COEUR D'ALENE, Idaho — In a letter shared Tuesday with Coeur d'Alene Public Schools staff and families, the Board of Trustees chair addressed an anti-mask protest that led to the cancellation of the most recent board meeting due to safety concerns.
The group of protesters, estimated at up to 200 people, later moved to the district's administrative center on Northwest Boulevard. The district office was placed on lockdown for safety precautions as a result.
Board of Trustees Chair Jennifer Brumley clarified in her letter that "there were never any threats made to trustees or staff" before the meeting on Friday, Sept. 24 was canceled, reiterating that the meeting was postponed for "safety concerns."
"This concern was not specific to any one person or group but my concern included the trustees, the staff present, the officers and the individuals in attendance at the meeting. Everyone’s safety was at issue in my mind," Brumley wrote in part.
Law enforcement told Brumley that people outside the door into the Midtown Center Meeting Room, where the meeting was held, were "discussing breaking it down and not abiding by the capacity limit," according to Brumley. The building's capacity is limited to 72 people and the meeting was streamed online for those who could not attend in-person.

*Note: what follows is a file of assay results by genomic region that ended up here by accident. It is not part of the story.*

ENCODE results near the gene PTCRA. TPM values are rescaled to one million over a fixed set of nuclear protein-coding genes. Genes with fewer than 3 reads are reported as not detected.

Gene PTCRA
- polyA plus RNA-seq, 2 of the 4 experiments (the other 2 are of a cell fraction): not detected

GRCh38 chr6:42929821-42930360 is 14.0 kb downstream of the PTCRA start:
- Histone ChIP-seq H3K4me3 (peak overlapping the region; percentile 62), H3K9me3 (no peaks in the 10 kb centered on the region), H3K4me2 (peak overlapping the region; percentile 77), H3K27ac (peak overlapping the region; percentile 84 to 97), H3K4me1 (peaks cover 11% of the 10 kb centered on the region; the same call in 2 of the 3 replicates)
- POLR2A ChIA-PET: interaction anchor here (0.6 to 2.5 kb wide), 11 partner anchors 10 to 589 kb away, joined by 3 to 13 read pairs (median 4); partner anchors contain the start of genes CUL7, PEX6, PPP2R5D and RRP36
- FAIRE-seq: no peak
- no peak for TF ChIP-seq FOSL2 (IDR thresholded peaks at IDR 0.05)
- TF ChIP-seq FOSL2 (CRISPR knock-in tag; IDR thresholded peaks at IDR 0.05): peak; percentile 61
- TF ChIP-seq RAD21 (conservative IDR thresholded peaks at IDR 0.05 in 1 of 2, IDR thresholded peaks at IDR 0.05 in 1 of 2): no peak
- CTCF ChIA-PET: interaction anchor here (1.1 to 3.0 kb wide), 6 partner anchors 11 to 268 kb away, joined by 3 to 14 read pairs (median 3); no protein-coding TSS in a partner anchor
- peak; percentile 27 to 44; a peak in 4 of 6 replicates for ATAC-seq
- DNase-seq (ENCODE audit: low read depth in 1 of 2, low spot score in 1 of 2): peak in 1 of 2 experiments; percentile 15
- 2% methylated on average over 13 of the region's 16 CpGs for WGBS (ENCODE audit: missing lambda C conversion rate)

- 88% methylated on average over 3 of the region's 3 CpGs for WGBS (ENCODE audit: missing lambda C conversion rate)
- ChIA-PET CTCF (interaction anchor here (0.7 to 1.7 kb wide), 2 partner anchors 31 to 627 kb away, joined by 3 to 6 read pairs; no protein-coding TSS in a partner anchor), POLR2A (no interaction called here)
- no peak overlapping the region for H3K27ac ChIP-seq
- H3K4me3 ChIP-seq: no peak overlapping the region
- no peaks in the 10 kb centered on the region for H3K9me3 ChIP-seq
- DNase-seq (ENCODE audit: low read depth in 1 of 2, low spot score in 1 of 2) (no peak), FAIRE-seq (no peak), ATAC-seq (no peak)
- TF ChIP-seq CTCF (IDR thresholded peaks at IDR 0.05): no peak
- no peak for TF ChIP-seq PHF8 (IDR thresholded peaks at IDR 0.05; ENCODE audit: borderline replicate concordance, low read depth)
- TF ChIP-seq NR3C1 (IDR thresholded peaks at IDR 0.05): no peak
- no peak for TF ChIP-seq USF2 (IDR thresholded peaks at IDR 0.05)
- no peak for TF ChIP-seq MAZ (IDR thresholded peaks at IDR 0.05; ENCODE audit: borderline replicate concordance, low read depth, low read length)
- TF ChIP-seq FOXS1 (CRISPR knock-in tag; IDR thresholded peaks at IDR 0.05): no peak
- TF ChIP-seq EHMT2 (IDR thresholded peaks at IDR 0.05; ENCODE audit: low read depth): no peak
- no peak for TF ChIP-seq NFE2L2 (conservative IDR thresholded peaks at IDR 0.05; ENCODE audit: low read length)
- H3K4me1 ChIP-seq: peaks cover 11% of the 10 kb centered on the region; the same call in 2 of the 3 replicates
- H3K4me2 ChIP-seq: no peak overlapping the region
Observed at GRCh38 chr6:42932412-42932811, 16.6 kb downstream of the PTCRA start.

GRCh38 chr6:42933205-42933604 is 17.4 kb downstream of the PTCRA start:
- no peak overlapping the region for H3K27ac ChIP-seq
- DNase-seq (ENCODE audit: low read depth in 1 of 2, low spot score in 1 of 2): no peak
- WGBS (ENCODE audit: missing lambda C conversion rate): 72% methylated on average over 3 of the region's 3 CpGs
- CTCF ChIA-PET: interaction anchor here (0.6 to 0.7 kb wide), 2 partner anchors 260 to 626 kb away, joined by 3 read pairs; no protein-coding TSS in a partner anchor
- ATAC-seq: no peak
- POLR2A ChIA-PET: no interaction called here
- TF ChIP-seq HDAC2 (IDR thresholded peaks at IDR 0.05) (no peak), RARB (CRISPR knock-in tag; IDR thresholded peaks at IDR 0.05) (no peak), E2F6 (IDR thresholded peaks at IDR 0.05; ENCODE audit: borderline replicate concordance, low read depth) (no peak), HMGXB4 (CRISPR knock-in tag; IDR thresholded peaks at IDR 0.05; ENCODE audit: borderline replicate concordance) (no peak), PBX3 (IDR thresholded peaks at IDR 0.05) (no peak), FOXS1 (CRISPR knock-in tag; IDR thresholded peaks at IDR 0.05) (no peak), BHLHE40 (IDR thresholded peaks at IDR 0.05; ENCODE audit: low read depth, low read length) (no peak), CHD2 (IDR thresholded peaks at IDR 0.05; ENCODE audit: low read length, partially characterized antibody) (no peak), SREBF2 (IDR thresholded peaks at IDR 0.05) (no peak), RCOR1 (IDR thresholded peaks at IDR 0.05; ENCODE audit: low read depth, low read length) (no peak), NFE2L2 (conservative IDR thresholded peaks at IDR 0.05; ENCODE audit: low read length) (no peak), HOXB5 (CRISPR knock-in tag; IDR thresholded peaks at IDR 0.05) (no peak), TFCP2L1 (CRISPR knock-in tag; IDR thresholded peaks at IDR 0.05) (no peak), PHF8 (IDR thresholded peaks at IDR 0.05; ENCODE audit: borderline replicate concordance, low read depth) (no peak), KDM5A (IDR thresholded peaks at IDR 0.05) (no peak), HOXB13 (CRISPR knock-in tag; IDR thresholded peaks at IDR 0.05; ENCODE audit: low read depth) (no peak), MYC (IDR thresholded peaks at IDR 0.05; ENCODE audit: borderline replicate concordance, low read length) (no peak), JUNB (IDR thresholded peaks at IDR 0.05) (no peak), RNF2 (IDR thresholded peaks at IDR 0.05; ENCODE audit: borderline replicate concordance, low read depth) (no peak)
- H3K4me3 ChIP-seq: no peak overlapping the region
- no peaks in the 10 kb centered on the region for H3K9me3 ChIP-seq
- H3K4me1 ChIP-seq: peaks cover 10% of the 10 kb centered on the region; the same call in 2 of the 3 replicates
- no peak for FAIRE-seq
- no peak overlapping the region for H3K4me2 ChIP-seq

Video shared by KREM 2 also showed the group of protesters chanting, "No more masks."
"It was relayed to me that law enforcement on scene were not prepared to handle this type of situation. This is the information I had and what I based my decision on," Brumley wrote in part.
Brumley added that she felt "everyone's safety was at issue," which led to her decision to cancel the meeting.
"This was not a laughable or funny situation. I was tearful and truly saddened. I was concerned for my safety, after the fact, in light of the anger over cancelling [sic] the meeting," Brumley wrote.
In her letter, Brumley also explained that the board did not make a decision on a mask mandate and there was no press conference announcing one. The board "has not and did not decide to mandate masks despite rumor and conjecture," she added.
Following the incident, the board is making decisions to address tension in the community and how to hold meetings moving forward. Law enforcement have told board members that there is not a safe venue for the next board meeting scheduled for Monday, Oct. 4, meaning that it will be held via Zoom. Masking will not be on the agenda, according to Brumley.
Public comment will not be accepted during the Zoom meeting but Brumley encouraged people to send emails with their comments to firstname.lastname@example.org.
Brumley ended her letter by thanking teachers and staff for their work.
"I can’t tell you how much the Board appreciates everyone’s commitment to kids. Thank you for being steadfast in doing amazing work in our classrooms and for our students," she wrote.
Editor's Note: Main video in this story was originally published on Friday, Sept. 24.